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WeWork dies

Not that we didn;t know this was going to happen at WeWork:

So, what is going to happen here? The secret is this “Further Streamline Real Estate Footprint” Or, as we’ve said before, this is where the landlords get the shaft at WeWork: “WeWork (NYSE: WE) stock is down another 50% over night on news that they’re about to file for Chapter 11 bankruptcy. We can imagine all sorts of speculative flurries in WE stock as a result – the ability of the memesters and hoddlers to play with such stories is near inexhaustible. However we’d also very strongly suggest that there’s going to be no recovery for the equity here. The landlords aren’t going to allow that. And this is about the landlords too. The idea here is to shaft those landlords – to be able to break the leases. And the thing is, weirdly, that commercial office space has such vast problems right now that the reborn WeWork could even work.”

It really could work too – if they can renegotiate those leases down far enough.

8 thoughts on “WeWork dies”

  1. Co working spaces don’t need a huge company on the NASDAQ to run them. It’s not a business that benefits much with scale. And it only really works if it’s about using up spare capacity. Company rents an office, only uses half of it, so put the rest out to coworking. Otherwise you’re competing with local bars, cafes, pubs who are more than happy to have people in between 9-5 on a weekday when they’re empty.

  2. They just got mugged by bad timing and reality didn’t they? 5 years ago probably looked really good, but everyone is so used to seeing people reasonably well dressed but in their home environment that I don’t think anyone gives a shit anymore. As long as the missus is dressed

    Anyway, as Western Bloke says, this is something that could always been served by small businesses. I worked with a consultant about 7-8 years ago that rented one of these things in the city so he had conference rooms etc. The entire building, let’s say 10 storeys but small, was devoted to it. I never asked, but I think that was a private business running the building. If I had to guess, they’re broke now, all their tenants will be meeting on Teams.

  3. @ LTW – no, the business “model” of WeWork didn’t make a lick of sense 5 years ago either. Leasing large commercial buildings at high, fixed rents and then renting them out piece-meal by the hour? Even a business naif like me couls see the – issues – with that idea.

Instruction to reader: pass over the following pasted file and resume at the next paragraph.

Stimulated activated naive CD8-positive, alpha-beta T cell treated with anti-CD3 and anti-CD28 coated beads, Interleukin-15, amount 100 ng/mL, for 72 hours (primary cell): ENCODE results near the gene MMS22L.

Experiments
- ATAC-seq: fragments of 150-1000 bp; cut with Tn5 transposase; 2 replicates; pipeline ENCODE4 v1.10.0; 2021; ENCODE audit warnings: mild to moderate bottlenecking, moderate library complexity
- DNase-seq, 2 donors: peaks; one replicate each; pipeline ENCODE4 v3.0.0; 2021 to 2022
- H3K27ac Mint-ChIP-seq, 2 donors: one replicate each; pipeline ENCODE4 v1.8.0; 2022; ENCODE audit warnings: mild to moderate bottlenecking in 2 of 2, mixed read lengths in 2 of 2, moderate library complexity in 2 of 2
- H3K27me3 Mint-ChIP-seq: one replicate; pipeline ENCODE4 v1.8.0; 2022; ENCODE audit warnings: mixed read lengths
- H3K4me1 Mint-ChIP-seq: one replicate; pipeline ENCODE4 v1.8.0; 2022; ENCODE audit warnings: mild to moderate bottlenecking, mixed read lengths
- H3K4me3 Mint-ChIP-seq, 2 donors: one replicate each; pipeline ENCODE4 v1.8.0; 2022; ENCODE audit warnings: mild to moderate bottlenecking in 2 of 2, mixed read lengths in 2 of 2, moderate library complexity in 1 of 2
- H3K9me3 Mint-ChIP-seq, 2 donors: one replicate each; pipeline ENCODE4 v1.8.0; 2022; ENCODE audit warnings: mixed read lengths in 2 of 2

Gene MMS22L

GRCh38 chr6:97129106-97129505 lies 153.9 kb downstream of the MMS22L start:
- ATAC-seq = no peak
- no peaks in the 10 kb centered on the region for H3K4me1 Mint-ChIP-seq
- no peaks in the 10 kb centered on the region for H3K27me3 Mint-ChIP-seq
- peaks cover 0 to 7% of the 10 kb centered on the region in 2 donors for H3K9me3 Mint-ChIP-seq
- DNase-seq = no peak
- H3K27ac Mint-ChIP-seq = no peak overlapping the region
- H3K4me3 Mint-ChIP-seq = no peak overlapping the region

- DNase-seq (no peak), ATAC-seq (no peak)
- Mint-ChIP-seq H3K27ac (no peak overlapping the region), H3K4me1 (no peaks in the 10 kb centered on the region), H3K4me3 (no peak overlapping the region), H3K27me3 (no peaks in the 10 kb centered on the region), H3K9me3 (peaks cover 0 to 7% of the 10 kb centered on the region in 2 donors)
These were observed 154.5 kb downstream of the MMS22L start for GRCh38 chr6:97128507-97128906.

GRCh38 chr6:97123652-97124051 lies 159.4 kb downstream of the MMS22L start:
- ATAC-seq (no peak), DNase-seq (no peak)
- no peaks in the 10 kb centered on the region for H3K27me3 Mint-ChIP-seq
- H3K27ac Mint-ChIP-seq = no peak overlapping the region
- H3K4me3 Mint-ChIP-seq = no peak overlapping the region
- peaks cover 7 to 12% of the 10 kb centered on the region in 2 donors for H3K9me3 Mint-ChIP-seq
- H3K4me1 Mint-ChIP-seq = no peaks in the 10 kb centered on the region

WeWork was a gigantic bubble of confusion and misdirection, raised to insane FOMO heights by the unique personality of a single individual, who took the money and ran long-since. It was headed for collapse the day it was set in motion, the only question was the exact trajectory. A classic ” . . . . and then we make vast profits!” scheme, the only surprise is how many smart people fell for it, and for how long.



  4. llamas,

    I must admit I never paid a lot of attention to WeWork’s business model. Leasing large spaces and renting out by the hour? Wow. OK it was always doomed. The consultant I was talking about was at least booking space and access by the month or something.
    I’ll stand by things have changed and the need to have that office space is a lot less than it used to be. When I’m on site, well, I have to be there. For most meetings now, off-site is fine unless the boss really wants me there. But then I was doing that long before Covid.

  5. Bloke in North Dorset

    I think Llamas’ description of it being FOMO and the rest is spot on. There’s quite a good series on it and you really have to wonder how some apparently sensible people got hooked, but then again not when you consider all the other financial scandals.

    (Also available as podcast)

    At best you could see a franchise business making sense 10 to 15 years ago but it really was about local services for local businesses, now it makes no sense at all.

  6. A classic ” . . . . and then we make vast profits!” scheme, the only surprise is how many smart people fell for it, and for how long.

    Probably a big overlap with the “smart people” that ‘invested’ with Bankman-Fraud.

  7. Well, the ‘by the hour’ comment was a bit hyperbolic, but you get the gist.

    BiND, thanks for the podcast link, I will watch. In return, the really-rather-good YouTube channel called Coldfusion has an excellent 2-parter which (also) explains the bizarre alternate-reality slow-motion train-wreck that is (was) WeWork.



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